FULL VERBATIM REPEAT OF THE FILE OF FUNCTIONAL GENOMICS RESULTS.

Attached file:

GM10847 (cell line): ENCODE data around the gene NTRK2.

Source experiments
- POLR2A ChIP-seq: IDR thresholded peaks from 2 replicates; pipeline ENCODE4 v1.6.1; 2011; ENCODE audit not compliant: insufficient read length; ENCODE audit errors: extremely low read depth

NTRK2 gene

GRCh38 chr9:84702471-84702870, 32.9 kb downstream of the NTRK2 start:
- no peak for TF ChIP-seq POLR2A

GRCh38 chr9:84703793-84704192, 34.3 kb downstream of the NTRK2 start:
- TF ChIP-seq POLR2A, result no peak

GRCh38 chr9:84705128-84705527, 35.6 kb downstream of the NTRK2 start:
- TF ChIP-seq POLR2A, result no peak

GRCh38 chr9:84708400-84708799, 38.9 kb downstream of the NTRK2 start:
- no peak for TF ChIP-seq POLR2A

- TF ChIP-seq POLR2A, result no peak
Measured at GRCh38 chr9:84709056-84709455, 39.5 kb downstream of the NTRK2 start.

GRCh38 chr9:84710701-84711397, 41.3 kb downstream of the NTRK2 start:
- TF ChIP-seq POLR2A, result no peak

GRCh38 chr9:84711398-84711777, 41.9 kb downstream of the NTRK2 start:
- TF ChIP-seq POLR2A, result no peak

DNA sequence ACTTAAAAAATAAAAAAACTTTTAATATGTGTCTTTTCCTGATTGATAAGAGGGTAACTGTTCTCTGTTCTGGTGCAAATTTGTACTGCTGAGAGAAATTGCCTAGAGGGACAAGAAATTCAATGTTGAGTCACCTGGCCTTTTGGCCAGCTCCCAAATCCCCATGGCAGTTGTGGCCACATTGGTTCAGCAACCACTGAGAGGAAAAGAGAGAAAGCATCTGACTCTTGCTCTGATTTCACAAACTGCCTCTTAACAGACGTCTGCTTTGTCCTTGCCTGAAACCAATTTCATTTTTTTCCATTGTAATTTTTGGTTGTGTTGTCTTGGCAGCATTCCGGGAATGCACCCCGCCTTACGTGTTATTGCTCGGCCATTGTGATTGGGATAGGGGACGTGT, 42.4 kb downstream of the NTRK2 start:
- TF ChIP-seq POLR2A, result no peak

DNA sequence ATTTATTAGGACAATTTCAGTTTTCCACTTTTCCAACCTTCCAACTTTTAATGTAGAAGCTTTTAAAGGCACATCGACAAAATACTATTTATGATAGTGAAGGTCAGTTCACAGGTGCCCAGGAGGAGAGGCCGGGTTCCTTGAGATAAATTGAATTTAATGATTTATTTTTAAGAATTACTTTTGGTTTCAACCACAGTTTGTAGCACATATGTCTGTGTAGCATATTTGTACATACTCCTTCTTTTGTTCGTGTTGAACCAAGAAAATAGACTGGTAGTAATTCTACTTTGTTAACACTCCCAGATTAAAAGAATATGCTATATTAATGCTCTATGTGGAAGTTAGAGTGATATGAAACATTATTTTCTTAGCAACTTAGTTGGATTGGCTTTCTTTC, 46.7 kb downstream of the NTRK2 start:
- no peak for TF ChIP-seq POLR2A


GM10847 (cell line): ENCODE data around the gene NTRK2.

Source experiments
- POLR2A ChIP-seq: IDR thresholded peaks from 2 replicates; pipeline ENCODE4 v1.6.1; 2011; ENCODE audit not compliant: insufficient read length; ENCODE audit errors: extremely low read depth

NTRK2 gene

GRCh38 chr9:84702471-84702870, 32.9 kb downstream of the NTRK2 start:
- no peak for TF ChIP-seq POLR2A

GRCh38 chr9:84703793-84704192, 34.3 kb downstream of the NTRK2 start:
- TF ChIP-seq POLR2A, result no peak

GRCh38 chr9:84705128-84705527, 35.6 kb downstream of the NTRK2 start:
- TF ChIP-seq POLR2A, result no peak

GRCh38 chr9:84708400-84708799, 38.9 kb downstream of the NTRK2 start:
- no peak for TF ChIP-seq POLR2A

- TF ChIP-seq POLR2A, result no peak
Measured at GRCh38 chr9:84709056-84709455, 39.5 kb downstream of the NTRK2 start.

GRCh38 chr9:84710701-84711397, 41.3 kb downstream of the NTRK2 start:
- TF ChIP-seq POLR2A, result no peak

GRCh38 chr9:84711398-84711777, 41.9 kb downstream of the NTRK2 start:
- TF ChIP-seq POLR2A, result no peak

DNA sequence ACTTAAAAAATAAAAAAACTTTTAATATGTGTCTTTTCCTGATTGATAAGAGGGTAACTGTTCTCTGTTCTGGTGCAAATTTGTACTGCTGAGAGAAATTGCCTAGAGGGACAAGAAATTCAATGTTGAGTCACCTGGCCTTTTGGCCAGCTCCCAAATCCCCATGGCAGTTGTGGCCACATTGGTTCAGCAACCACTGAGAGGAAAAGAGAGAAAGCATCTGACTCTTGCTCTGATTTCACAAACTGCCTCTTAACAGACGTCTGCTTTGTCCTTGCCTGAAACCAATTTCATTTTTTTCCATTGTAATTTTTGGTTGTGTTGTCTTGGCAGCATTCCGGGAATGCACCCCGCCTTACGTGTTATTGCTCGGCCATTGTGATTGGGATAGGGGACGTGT, 42.4 kb downstream of the NTRK2 start:
- TF ChIP-seq POLR2A, result no peak

DNA sequence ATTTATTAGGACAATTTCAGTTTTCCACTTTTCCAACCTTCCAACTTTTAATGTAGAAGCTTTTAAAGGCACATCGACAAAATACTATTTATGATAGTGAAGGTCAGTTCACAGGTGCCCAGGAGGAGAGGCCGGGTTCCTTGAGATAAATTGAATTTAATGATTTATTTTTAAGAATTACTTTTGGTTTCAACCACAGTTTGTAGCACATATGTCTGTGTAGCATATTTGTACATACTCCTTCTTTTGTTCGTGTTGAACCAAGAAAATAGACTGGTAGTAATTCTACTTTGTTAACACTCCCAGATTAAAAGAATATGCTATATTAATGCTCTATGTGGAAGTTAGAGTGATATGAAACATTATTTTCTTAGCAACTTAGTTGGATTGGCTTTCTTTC, 46.7 kb downstream of the NTRK2 start:
- no peak for TF ChIP-seq POLR2A